In the first two parts of this series (Part 1, Part 2) we have discussed sight adjustment for a fixed distance only. Our calculations used the lengths of the sides of similar triangles. But it is much more useful to think in terms not of the sides, but of the angles, of the triangles. This change will enable us to set general rules for sight adjustment at any distance, without having to do as much math in the field.

We typically measure angles in degrees – there are 360 degrees in a full circle. A useful thing about angles is that an angle is the same at any distance. So if we know how to adjust our sights based on angles, we can adjust for any distance without re-doing all that division. If you shoot within an accuracy of one degree, what does that mean on the target?

A standard distance in shooting is 100 yards. If you are at the center of that circle, the radius is 100 yards. Remember this formula from school?

Circumference = 2πR

One degree is 1/360 of the circle, so the arc of one degree of a circle at 100 yards in inches is:

Arc = 2π (3600”)/360 = 62.8318”

So if you were accurate within 1 degree at 100 yards, you would miss the x-ring by five feet. Obviously a degree is too coarse a measure. So each degree is split into 60 **minutes of angle** (MOA).

(Note: Geometry purists know that the straight-line distance on the target from bullseye to impact is not an arc, but a chord. However, the difference in length between arc and chord at this small an angle is measured in molecules, so it is practically irrelevant.)

A minute of angle is a useful measure, because 62.8318”/60 is 1.0472” at 100 yards. For rifle shooting purposes we can simplify that as 1 inch at 100 yards. After all, the error of that approximation at 1000 yards is less than ½ inch, easily within the x-ring of a high-power rifle target – or any other practical 1000-yard target. The picture illustrates the change in POI of 1 MOA at various distances (click to enlarge):

So if we know how our sights adjust in terms of MOA, we can quickly figure how many clicks we need to zero at any distance. As we saw in Part 1 of this series, we need to know two things about our rifle:

- The amount of sight movement per turn and per click (if it has click detents);
- The sight radius – distance between front and rear sights.

Let’s look at two 10/22s, one with 18.5” barrel and Tech-Sights TSR-200 sights, 23” radius; and the other with 22” barrel and a Williams FP rear sight, 25” radius. First, how much movement is one turn or one click:

- TSR-200 36 TPI, 5 clicks per turn: 1 turn = 1”/36 = .02778”, 1 click = .00556”
- Williams FP, 48 TPI, 20 clicks per turn.: 1 turn = .0250”, 1 click = .00125”

Now, what would be the effect on POI at 100 yards of adjusting each of these? Remember the formula:

I = A × D/R

- I= POI change on target
- A = Sight adjustment movement
- D = distance from front sight to target
- R = sight radius

So,

For 18.5” barrel, TSR-200:

- 1 turn: .02778” × 3600/23 = 4.3482”
- 4.3482”/1.0472 = 4.1522 MOA per turn
- 1 click = 4.3482”/ 5 = .8696”
- .8696”/1.0472 = .8304 MOA per click
- ≈ 5/6 MOA per click (5/6 = .8333)

For 22.0” barrel, Williams FP:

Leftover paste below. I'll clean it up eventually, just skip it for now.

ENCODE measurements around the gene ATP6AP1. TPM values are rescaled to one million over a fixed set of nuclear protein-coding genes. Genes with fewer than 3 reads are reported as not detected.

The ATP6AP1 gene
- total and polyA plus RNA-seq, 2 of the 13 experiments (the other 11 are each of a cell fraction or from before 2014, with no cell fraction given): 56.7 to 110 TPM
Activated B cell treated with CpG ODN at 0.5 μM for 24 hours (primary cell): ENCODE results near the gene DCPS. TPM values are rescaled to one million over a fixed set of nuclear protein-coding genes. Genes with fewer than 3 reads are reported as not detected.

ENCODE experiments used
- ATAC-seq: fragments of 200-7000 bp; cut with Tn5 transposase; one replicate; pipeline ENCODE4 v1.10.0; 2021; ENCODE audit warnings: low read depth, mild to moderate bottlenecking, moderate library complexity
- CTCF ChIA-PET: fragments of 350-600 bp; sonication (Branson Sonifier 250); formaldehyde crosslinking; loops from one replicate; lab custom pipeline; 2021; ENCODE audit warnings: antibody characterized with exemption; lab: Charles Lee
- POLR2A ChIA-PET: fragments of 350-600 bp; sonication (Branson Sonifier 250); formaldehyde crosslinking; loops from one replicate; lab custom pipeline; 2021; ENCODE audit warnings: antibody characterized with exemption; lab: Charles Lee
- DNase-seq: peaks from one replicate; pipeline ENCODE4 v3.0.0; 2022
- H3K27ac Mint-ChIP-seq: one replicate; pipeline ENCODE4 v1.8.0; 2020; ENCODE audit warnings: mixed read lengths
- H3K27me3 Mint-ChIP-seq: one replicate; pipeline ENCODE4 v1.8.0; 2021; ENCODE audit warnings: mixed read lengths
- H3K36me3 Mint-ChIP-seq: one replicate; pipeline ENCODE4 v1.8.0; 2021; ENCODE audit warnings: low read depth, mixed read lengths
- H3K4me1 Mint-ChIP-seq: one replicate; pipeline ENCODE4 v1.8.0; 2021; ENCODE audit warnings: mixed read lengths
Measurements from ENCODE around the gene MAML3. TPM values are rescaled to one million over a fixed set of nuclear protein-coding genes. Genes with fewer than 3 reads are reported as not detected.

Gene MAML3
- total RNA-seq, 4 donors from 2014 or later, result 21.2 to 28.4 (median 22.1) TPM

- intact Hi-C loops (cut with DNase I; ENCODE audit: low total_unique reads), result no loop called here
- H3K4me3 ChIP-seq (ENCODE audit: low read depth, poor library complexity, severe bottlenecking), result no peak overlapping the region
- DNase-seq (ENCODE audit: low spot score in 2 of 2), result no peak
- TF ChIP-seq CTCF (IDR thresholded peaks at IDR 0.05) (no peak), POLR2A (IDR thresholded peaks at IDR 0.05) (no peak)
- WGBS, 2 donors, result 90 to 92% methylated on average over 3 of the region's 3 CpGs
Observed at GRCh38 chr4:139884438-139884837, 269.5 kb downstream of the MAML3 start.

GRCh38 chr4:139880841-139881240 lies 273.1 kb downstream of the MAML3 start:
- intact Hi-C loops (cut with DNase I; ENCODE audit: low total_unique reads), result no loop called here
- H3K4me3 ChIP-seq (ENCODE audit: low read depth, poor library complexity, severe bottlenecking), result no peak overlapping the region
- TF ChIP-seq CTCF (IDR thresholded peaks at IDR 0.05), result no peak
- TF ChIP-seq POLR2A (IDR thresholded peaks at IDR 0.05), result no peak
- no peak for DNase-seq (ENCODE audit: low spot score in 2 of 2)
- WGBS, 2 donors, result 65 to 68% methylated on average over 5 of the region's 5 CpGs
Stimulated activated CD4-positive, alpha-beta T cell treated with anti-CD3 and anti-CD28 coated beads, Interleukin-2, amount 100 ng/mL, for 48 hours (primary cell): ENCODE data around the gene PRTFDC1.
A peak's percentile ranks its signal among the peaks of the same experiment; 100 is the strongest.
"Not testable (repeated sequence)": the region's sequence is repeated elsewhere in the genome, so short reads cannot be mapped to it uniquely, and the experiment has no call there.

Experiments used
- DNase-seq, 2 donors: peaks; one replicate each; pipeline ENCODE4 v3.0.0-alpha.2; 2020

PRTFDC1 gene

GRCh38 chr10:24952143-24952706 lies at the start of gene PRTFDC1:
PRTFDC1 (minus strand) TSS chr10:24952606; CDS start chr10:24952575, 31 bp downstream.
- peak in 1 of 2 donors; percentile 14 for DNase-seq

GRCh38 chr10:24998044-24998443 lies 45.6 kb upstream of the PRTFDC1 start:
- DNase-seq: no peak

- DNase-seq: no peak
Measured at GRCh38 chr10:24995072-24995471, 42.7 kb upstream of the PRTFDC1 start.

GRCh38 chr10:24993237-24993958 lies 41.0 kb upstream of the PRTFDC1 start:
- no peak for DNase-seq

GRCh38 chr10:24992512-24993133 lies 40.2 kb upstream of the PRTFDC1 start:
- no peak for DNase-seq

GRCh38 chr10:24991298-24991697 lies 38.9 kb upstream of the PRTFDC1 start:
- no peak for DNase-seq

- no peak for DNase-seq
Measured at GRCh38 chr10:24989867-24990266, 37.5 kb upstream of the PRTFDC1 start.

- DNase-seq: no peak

- 1 turn: .0250” × 3600/25 = 3.600”
- 1 click = 3.600/20 = .1800”
- .1800”/1.0472 = .1719 MOA
- ≈ 1/6th MOA per click (1/6 = .1667)

If you are adjusting the front sight for elevation, remember that the formula is:

I = A × (D+R)/R

For the 18.5” barrel with Tech-Sights, the math is:

- 1 turn: .02778” × 3623/23 = 4.3760”
- 4.3760”/1.0472 = 4.1787 MOA per turn
- 1 click = 4.3760”/ 5 = .8752”
- .8752”/1.0472 = .8358 MOA per click.
- ≈ 5/6 MOA per click (5/6 = .8333)

The difference between the front and rear sights is so small as to be negligible. The Lyman front sight on my 22” rifle is not adjustable.

In practical terms, I would estimate 1 MOA/click on the Tech-Sight, and if I had to move more than 6 MOA I would add one click for every six. For example, if my POI was 1” left at 25 yards (or 8” at 200 yards), that’s 4 MOA = 24/6ths, I would adjust the rear sight to the right (turning the dial clockwise) by 5 clicks. Yes, that would overcompensate by 1/6 MOA, which is about .04” at 25 and .33” at 200.

If my 25-yard group was 3.5” high = 14 MOA (84/6), I might raise the front sight and lower the rear by some combination of 17 clicks (17 × 5/6 = 85/6). Note that there is a limit to the range of adjustment. The Tech-Sights front sight has a maximum elevation of 18 clicks from its lowest position, and the rear a maximum of 40 clicks from its lowest position. If for some reason you needed a taller front sight, Tech-Sights offers one as an accessory or you can use an M16A1 front post. The Nodak front sight post has a range of adjustment of about 10 turns, or .300”, and its MOA value is about 4.5 MOA per turn on an 18.5” barreled 10/22.

If your rifle and its sights are set up differently from these, now you know how to run the numbers for your system to establish the MOA value per turn or per click. Write down if you need to. Once you know your rifle’s sights in terms of MOA, you can make any sight adjustments in the field easily.

Optical scopes are much easier. Their “sights” are all inside the tube, so the adjustment is independent of barrel length and is already calibrated in MOA. Most scopes have click adjustments and their precision is marked on the turrets. Better quality scopes have ¼ MOA clicks, and cheaper ones have ½ MOA clicks.

If you have any questions on this article and how it applies to your 10/22, please post them in the comments.